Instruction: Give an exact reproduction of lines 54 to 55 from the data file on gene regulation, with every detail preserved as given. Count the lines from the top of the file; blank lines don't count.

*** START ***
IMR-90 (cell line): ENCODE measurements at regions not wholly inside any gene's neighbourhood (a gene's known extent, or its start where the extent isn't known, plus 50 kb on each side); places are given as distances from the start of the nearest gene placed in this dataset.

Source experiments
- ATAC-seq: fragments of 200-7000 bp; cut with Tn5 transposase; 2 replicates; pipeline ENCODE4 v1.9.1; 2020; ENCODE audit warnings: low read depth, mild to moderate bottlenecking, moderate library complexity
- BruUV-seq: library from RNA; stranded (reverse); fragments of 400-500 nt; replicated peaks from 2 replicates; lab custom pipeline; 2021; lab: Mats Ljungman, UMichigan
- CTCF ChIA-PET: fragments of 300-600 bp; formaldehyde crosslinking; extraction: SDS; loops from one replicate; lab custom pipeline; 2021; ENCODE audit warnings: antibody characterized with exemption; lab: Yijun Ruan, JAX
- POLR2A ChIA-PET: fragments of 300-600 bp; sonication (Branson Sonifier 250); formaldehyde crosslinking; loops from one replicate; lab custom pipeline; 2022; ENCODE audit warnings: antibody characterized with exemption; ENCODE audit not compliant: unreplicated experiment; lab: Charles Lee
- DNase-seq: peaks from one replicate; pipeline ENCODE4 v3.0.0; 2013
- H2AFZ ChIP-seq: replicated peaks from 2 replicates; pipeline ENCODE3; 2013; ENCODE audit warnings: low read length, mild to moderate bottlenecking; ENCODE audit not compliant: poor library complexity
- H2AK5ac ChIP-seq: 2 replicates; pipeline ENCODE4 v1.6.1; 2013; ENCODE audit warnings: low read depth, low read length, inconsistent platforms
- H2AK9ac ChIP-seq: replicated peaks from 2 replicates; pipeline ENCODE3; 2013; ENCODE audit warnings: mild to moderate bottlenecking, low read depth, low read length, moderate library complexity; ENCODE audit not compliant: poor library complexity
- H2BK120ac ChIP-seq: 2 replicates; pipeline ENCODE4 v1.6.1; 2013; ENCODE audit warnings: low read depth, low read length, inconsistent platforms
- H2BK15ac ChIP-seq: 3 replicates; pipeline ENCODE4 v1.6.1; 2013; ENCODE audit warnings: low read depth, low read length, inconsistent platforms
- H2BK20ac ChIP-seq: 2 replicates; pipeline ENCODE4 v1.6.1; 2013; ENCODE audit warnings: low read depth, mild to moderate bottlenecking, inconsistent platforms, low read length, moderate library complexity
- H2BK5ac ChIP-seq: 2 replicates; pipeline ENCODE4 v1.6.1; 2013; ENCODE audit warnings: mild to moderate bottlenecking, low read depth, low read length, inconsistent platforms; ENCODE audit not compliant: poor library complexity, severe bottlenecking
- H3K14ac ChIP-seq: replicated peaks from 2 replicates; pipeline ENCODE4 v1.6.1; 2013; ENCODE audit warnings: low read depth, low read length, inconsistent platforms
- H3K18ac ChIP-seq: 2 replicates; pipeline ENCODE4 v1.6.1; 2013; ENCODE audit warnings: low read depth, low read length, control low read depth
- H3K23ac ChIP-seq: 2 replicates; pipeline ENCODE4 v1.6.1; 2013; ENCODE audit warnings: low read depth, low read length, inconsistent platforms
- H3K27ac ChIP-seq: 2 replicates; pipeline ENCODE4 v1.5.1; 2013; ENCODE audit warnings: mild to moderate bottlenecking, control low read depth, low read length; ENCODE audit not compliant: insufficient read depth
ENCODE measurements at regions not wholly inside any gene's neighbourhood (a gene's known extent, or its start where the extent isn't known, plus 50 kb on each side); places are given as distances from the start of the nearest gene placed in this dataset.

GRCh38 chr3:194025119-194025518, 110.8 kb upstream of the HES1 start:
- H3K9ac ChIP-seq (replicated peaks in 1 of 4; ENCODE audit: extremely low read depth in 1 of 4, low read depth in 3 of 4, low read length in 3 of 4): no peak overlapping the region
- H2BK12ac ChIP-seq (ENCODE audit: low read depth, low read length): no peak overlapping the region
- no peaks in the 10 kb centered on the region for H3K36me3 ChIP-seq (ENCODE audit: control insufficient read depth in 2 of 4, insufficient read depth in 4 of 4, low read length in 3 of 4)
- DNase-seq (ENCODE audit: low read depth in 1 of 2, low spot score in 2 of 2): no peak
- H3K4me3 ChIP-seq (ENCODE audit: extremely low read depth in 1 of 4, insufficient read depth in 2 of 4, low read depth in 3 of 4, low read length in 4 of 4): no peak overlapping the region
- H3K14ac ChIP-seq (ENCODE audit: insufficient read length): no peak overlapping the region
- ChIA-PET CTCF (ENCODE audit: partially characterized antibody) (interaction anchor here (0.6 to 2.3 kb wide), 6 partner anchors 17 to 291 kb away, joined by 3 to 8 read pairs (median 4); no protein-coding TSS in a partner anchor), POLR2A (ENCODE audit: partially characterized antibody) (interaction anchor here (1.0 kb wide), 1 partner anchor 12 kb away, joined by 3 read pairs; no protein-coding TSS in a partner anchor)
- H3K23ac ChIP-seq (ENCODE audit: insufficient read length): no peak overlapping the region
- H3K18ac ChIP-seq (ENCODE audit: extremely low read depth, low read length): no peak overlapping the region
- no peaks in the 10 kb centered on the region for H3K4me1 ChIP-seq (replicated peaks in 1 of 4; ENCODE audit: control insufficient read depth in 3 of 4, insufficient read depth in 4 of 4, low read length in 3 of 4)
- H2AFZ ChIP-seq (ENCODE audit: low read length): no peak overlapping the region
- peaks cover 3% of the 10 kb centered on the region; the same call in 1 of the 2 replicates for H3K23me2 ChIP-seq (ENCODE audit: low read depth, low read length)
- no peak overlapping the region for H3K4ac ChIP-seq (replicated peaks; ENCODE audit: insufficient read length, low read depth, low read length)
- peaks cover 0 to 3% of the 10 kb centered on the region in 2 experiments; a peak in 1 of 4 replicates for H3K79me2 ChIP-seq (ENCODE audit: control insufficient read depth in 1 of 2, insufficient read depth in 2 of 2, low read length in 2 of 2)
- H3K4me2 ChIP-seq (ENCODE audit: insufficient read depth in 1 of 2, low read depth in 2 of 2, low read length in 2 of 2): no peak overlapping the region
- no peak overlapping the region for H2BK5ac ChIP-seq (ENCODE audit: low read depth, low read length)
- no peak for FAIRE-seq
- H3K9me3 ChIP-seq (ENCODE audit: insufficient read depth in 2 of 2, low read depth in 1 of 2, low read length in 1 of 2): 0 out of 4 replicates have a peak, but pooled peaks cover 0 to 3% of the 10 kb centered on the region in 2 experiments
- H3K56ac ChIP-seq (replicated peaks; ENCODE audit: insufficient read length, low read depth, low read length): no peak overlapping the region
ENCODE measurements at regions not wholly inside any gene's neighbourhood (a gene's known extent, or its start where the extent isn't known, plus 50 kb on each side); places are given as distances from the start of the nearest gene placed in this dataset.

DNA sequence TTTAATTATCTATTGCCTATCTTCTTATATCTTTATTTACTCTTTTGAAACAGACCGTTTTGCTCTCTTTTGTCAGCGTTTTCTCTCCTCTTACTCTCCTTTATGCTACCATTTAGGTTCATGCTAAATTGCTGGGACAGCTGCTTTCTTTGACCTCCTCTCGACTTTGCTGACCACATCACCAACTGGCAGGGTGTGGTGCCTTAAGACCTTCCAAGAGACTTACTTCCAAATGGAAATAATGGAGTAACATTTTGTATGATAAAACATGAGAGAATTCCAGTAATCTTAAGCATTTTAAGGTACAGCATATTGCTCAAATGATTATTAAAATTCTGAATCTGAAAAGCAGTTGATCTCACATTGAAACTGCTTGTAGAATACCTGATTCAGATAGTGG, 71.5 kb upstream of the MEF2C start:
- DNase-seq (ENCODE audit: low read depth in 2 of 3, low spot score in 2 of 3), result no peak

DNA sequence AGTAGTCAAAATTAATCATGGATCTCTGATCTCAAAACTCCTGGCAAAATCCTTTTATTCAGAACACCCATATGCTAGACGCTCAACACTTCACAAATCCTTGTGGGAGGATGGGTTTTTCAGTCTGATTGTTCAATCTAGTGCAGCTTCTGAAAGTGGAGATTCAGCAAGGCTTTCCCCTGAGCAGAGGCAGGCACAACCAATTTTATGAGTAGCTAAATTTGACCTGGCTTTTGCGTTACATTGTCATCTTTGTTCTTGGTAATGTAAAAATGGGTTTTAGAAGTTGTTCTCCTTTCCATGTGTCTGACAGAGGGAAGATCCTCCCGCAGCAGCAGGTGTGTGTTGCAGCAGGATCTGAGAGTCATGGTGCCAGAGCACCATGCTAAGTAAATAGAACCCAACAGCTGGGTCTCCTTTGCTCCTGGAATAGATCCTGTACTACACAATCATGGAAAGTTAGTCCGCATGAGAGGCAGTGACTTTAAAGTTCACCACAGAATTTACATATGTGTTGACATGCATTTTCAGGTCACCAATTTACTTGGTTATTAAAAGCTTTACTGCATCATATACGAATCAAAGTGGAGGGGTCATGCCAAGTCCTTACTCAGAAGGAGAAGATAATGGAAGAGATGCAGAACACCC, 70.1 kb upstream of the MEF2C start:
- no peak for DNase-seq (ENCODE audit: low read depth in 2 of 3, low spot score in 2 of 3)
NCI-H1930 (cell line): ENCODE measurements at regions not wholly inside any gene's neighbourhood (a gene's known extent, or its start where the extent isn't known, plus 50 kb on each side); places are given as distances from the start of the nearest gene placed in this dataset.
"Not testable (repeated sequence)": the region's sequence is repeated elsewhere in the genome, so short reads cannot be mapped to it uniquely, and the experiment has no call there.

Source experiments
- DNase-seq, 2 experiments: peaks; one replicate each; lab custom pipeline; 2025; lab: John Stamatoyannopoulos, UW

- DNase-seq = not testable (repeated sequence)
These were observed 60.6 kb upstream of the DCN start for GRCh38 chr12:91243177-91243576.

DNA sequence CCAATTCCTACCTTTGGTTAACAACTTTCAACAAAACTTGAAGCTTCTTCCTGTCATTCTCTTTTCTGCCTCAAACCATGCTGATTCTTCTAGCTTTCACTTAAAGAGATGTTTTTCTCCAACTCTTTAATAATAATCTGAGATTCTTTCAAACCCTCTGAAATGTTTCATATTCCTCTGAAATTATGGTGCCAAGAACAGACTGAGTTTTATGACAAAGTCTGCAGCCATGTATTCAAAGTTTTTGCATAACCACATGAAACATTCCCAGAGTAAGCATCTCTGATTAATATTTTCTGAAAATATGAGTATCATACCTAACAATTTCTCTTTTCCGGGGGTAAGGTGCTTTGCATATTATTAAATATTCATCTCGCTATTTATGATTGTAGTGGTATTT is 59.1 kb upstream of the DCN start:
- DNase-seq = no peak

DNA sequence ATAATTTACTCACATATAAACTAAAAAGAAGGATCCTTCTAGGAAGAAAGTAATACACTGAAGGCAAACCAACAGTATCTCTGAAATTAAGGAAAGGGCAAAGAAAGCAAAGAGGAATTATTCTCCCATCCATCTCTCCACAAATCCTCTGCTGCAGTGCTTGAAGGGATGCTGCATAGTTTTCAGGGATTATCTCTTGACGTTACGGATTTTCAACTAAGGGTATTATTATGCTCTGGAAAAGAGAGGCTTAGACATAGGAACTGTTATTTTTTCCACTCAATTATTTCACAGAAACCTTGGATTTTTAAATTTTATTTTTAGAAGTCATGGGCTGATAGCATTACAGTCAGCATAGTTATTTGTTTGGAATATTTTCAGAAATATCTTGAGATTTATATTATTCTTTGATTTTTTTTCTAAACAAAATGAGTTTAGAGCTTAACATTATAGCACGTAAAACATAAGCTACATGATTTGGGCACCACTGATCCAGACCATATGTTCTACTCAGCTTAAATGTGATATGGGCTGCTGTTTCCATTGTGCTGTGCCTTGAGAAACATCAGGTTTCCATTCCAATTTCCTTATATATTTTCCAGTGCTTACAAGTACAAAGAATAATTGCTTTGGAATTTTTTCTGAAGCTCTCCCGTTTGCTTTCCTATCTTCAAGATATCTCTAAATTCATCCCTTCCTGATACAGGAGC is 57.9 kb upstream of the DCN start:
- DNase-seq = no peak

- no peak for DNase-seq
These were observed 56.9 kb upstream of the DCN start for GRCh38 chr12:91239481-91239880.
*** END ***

- DNase-seq = no peak

- no peak for DNase-seq